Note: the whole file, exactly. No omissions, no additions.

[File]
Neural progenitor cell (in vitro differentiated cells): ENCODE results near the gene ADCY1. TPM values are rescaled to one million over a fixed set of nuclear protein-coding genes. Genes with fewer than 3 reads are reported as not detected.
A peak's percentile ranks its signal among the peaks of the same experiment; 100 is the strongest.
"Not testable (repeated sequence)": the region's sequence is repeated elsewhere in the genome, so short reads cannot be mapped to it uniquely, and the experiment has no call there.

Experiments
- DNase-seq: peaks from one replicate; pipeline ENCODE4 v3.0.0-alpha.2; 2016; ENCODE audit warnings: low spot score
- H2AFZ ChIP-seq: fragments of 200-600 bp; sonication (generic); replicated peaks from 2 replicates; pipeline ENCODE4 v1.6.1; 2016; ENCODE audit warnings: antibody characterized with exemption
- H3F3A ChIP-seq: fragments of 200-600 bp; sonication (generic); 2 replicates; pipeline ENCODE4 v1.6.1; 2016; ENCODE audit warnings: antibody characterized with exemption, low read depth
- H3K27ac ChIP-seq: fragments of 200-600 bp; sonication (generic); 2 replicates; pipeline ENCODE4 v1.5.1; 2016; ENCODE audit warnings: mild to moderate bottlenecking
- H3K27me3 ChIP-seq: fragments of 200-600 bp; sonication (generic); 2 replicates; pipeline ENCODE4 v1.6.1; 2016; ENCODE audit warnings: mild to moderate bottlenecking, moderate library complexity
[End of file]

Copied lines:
Neural progenitor cell (in vitro differentiated cells): ENCODE results near the gene ADCY1. TPM values are rescaled to one million over a fixed set of nuclear protein-coding genes. Genes with fewer than 3 reads are reported as not detected.
A peak's percentile ranks its signal among the peaks of the same experiment; 100 is the strongest.
"Not testable (repeated sequence)": the region's sequence is repeated elsewhere in the genome, so short reads cannot be mapped to it uniquely, and the experiment has no call there.

Experiments
- DNase-seq: peaks from one replicate; pipeline ENCODE4 v3.0.0-alpha.2; 2016; ENCODE audit warnings: low spot score
- H2AFZ ChIP-seq: fragments of 200-600 bp; sonication (generic); replicated peaks from 2 replicates; pipeline ENCODE4 v1.6.1; 2016; ENCODE audit warnings: antibody characterized with exemption
- H3F3A ChIP-seq: fragments of 200-600 bp; sonication (generic); 2 replicates; pipeline ENCODE4 v1.6.1; 2016; ENCODE audit warnings: antibody characterized with exemption, low read depth
- H3K27ac ChIP-seq: fragments of 200-600 bp; sonication (generic); 2 replicates; pipeline ENCODE4 v1.5.1; 2016; ENCODE audit warnings: mild to moderate bottlenecking
- H3K27me3 ChIP-seq: fragments of 200-600 bp; sonication (generic); 2 replicates; pipeline ENCODE4 v1.6.1; 2016; ENCODE audit warnings: mild to moderate bottlenecking, moderate library complexity